Realizing the power of words at Poetry by Heart

On Saturday, March 18, students Mana (Grade 9) and Lea (Grade 11) represented ISP for the first time in the English Language Schools Association (ELSA) Poetry by Heart recital competition. Participating alongside eight other schools, the competition for ISP was tough and the overall winner of the competition came from the Camille Sée International Section.

All in all it was a fantastic event which really brought home to the students – and their captivated audience – the importance and power of words and their meaning.

Participating in ELSA's poetry by heart was an extremely gratifying and rewarding experience for me. I understood how intonation and vocal expression can give life to words written decades ago, and can elicit a very emotional response from the audience. The feeling of standing up on the stage, with the light shining in my eyes, and the occasional rumble of the metro, while the words flowed out of my mouth and into the open air, gave me an inexplicable rush. It made me feel vulnerable, open, ready to be judged.

I recommend Poetry by Heart to anyone who has an interest in English, or theatre, or anyone who simply wants to experience the rush of performing a poem live and triggering many different emotions in the eyes of the audience. It truly was an amazing adventure and I'm pretty sure I'll want to do it again next year.

Lea, Grade 11

Representing ISP at Poetry by Heart

Below are two of the four poems that Mana and Lea recited at the competition.

"To Althea from Prison"
Richard Lovelace, 1642

When Love with unconfined wings
Hovers within my gates;
And my divine Althea brings
To whisper at the grates:
When I lie tangled in her hair,
And fettered to her eye;
The Gods that wanton in the air,
Know no such liberty.

When flowing cups run swiftly round
With no allaying Thames,
Our careless heads with roses bound,
Our hearts with loyal flames;
When thirsty grief in wine we steep,
When healths and draughts go free,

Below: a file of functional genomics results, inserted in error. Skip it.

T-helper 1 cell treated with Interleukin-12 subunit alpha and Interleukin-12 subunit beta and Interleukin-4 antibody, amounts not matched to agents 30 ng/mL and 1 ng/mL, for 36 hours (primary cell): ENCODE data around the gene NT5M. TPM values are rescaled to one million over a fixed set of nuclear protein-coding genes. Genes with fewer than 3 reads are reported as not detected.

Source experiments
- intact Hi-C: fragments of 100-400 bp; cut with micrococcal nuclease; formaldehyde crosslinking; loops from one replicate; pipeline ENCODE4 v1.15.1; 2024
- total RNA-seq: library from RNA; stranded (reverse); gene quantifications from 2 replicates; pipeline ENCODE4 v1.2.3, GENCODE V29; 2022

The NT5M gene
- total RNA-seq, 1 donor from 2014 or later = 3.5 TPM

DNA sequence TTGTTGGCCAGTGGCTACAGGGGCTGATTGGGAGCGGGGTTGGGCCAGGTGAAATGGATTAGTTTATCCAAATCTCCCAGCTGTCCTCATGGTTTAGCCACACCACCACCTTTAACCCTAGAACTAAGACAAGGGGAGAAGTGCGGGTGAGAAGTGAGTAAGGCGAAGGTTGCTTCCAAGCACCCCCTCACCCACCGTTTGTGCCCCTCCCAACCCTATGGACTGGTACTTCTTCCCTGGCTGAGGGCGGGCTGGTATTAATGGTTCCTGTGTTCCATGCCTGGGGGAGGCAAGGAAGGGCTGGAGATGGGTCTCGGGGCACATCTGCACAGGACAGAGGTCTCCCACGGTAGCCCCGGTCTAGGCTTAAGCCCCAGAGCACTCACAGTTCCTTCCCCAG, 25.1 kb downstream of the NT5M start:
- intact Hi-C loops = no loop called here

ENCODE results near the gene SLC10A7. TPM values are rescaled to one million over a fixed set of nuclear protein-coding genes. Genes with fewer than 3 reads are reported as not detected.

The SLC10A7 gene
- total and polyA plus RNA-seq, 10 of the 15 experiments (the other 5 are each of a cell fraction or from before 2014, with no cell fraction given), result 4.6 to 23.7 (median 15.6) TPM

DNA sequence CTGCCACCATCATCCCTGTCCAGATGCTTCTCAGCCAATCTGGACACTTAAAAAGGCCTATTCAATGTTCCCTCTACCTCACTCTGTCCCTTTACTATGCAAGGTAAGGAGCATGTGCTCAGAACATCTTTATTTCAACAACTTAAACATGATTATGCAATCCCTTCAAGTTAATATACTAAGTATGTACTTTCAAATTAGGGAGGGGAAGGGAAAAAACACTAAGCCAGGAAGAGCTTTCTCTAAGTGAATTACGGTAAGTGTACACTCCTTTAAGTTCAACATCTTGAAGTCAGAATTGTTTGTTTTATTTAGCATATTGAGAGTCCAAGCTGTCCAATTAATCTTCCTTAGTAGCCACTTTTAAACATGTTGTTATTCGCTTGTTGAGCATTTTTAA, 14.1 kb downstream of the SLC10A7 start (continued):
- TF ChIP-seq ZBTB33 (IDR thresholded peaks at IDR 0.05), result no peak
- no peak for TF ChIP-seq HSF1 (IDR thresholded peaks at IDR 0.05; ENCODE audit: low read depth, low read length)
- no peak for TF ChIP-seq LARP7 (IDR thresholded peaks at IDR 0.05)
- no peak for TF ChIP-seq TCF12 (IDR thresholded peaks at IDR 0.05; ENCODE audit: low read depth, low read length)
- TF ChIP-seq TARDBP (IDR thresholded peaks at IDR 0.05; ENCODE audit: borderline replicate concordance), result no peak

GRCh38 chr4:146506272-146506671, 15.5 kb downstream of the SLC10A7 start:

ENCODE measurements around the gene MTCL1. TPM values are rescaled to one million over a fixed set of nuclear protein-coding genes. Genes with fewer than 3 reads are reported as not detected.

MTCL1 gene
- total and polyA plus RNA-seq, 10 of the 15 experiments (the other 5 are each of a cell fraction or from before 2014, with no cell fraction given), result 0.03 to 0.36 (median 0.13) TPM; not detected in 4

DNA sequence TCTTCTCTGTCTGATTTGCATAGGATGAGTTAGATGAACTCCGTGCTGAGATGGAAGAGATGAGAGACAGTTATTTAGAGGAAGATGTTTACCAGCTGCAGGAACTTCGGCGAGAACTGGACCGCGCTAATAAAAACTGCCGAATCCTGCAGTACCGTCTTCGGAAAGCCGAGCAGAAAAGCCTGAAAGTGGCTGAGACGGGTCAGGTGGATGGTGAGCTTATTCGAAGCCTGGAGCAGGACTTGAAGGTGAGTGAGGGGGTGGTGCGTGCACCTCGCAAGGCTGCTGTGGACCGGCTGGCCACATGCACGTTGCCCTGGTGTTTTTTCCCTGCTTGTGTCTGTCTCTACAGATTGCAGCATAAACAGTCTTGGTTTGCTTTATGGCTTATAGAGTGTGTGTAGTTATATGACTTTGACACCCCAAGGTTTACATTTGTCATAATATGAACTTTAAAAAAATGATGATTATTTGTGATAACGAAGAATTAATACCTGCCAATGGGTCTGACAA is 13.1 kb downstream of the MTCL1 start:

Fishes that tipple in the deep
Know no such liberty.

When like committed linnets, I
With shriller throat shall sing
The sweetness, mercy, majesty,
And glories of my King;
When I shall voice aloud how good
He is, how great should be;
Enlarged winds that curl the Flood,
Know no such liberty.

Stone walls do not a prison make,
Nor iron bars a cage;
Minds innocent and quiet take
That for an hermitage;
If I have freedom in my love,
And in my soul am free;
Angels alone, that sore above,
Enjoy such Liberty.

"London Snow"
Robert Bridges, 1890

When men were all asleep the snow came flying,
In large white flakes falling on the city brown,
Stealthily and perpetually settling and loosely lying,
Hushing the latest traffic of the drowsy town;
Deadening, muffling, stifling its murmurs failing;
Lazily and incessantly floating down and down:
Silently sifting and veiling road, roof and railing;
Hiding difference, making unevenness even,
Into angles and crevices softly drifting and sailing.
All night it fell, and when full inches seven
It lay in the depth of its uncompacted lightness,
The clouds blew off from a high and frosty heaven;
And all woke earlier for the unaccustomed brightness
Of the winter dawning, the strange unheavenly glare:
The eye marvelled – marvelled at the dazzling whiteness;
The ear hearkened to the stillness of the solemn air;
No sound of wheel rumbling nor of foot falling,
And the busy morning cries came thin and spare.
Then boys I heard, as they went to school, calling,
They gathered up the crystal manna to freeze
Their tongues with tasting, their hands with snowballing;
Or rioted in a drift, plunging up to the knees;
Or peering up from under the white-mossed wonder,
'O look at the trees!' they cried, 'O look at the trees!'
With lessened load a few carts creak and blunder,
Following along the white deserted way,
A country company long dispersed asunder:
When now already the sun, in pale display
Standing by Paul's high dome, spread forth below
His sparkling beams, and awoke the stir of the day.
For now doors open, and war is waged with the snow;
And trains of sombre men, past tale of number,
Tread long brown paths, as toward their toil they go:
But even for them awhile no cares encumber
Their minds diverted; the daily word is unspoken,
The daily thoughts of labour and sorrow slumber
At the sight of the beauty that greets them, for the charm they have broken.